From outsiders, especially with Christian schoolers, I almost see a glory in the children’s failure.  If a mistake is made, it is often much more public and the kids are exposed to a greater degree of disgrace.  We often forget that wearing a uniform does not change the heart.  Not all kids in Christian schools know Christ personally.  Not all kids that know Christ are perfect; in fact, none of them are.  A kid who stumbles coming out of the door of the home school, public school, or private school deserves the same opportunity for grace and Biblically rooted discipline as any other child.  
When the kids stumble, I usually hear the following mistaken assumption, “See there, the school says Christian but they are not real.”  I disagree.  The Christian school is just as indicative of reality as is the church, Roosevelt High, and the home school.  Sinners are sinners whether they wear uniforms, do math at the kitchen table, or go to class on the government dollar.  We all need Christ.  Institutions do not change that reality.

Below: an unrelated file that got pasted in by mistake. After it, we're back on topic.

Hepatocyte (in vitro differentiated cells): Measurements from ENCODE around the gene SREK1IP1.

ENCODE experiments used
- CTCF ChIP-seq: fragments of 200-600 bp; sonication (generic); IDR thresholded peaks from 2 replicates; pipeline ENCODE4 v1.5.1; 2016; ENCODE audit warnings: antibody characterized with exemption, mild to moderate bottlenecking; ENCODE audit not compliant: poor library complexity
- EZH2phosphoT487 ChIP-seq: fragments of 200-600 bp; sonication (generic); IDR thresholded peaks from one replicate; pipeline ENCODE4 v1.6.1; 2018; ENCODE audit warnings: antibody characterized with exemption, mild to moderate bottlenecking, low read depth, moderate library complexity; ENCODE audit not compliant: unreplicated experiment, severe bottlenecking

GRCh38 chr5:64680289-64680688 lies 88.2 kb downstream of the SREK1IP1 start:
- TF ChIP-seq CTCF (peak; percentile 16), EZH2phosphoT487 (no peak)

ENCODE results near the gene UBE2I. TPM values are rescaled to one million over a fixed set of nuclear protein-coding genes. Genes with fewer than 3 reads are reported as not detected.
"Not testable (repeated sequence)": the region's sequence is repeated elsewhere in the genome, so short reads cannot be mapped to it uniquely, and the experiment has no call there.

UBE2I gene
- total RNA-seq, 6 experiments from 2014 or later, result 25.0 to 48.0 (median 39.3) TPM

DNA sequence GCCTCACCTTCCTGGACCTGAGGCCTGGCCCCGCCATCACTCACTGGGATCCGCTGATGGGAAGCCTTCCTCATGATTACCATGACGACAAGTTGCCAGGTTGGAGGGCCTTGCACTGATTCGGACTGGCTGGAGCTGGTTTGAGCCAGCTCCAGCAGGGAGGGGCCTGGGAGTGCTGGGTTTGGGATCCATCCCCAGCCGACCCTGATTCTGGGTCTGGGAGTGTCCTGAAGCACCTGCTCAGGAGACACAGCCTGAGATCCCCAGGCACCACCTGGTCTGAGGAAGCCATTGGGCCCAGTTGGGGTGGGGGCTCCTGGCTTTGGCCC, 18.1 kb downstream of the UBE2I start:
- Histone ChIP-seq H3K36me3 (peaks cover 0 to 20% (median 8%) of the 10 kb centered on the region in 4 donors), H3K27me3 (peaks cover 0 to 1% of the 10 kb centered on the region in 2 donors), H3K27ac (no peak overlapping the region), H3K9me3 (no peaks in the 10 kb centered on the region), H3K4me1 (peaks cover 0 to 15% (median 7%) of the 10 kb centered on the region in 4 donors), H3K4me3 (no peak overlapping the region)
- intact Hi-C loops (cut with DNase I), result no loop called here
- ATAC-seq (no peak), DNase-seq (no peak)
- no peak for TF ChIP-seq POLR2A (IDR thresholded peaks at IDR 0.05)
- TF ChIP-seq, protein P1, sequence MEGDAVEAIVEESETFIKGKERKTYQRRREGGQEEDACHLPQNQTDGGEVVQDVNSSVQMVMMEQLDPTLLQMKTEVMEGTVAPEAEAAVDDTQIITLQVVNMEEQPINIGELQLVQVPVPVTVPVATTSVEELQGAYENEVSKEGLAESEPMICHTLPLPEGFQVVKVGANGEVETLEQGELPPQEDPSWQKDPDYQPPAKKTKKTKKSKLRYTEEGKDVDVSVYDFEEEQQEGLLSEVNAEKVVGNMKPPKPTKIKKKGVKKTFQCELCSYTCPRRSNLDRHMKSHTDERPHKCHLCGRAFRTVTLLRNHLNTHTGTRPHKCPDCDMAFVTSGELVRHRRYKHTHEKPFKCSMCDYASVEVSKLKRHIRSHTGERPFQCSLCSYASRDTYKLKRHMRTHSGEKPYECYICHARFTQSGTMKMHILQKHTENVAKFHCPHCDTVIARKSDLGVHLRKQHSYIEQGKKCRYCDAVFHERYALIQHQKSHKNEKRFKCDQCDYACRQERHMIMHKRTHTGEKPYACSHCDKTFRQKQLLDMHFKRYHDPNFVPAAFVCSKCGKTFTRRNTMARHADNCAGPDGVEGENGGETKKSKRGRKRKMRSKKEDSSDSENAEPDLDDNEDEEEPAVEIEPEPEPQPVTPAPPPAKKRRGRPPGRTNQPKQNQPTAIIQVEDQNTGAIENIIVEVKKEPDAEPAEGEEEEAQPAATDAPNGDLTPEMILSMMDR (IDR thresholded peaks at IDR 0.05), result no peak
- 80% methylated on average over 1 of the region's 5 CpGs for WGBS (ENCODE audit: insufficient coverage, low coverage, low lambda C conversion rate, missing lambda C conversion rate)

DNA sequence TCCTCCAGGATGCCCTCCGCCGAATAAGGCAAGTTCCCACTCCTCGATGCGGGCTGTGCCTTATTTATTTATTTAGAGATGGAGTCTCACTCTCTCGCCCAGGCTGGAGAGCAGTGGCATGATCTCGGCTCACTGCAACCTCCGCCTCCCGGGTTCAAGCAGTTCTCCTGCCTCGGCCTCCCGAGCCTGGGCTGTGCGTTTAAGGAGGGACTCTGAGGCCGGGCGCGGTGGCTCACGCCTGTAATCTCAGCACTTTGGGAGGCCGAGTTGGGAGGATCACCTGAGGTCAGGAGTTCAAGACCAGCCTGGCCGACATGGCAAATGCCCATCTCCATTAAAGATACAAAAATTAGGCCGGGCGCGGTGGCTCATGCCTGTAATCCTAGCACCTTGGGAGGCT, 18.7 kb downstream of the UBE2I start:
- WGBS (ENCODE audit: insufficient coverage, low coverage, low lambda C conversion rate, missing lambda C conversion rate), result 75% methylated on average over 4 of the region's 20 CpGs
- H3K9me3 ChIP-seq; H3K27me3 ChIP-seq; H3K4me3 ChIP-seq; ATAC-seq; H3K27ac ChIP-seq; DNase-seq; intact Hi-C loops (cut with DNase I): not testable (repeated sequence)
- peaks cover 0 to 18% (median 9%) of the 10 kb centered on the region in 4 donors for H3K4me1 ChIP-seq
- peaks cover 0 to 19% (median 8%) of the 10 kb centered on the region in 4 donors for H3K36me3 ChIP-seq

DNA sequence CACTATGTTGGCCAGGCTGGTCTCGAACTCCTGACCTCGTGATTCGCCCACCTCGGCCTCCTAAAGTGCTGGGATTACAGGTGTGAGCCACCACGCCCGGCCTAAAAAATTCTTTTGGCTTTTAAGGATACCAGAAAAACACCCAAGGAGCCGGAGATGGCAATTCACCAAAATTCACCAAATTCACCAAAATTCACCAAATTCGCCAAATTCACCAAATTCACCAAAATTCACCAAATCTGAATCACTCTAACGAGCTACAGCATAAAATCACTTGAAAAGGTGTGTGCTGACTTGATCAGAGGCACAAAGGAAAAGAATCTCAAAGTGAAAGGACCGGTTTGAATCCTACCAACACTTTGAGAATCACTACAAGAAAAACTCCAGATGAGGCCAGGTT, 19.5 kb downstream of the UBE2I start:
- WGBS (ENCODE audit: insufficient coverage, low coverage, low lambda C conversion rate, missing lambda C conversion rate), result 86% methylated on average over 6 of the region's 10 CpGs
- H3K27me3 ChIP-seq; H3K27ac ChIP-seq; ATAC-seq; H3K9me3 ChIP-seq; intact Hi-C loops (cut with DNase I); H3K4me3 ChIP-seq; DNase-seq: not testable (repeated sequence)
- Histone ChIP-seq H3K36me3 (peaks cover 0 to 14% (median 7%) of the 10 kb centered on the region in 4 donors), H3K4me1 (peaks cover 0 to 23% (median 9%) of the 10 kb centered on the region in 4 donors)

Much like the assumption that placing your kids in public school makes you more missional, is the mistaken assumption that placing your kids in Christian school makes you more devoted to Christ.  I knew a pastor who would make statements to the congregation both publicly and in private that made people in the church feel as if they didn't fork out the dough for private Christian school that they were second class citizens of the Kingdom.  There is really no biblical premise for this type of thinking in any form.  It is legalism, not obedience.  It is like saying I am less of a pastor because I am in Georgia instead of in Africa.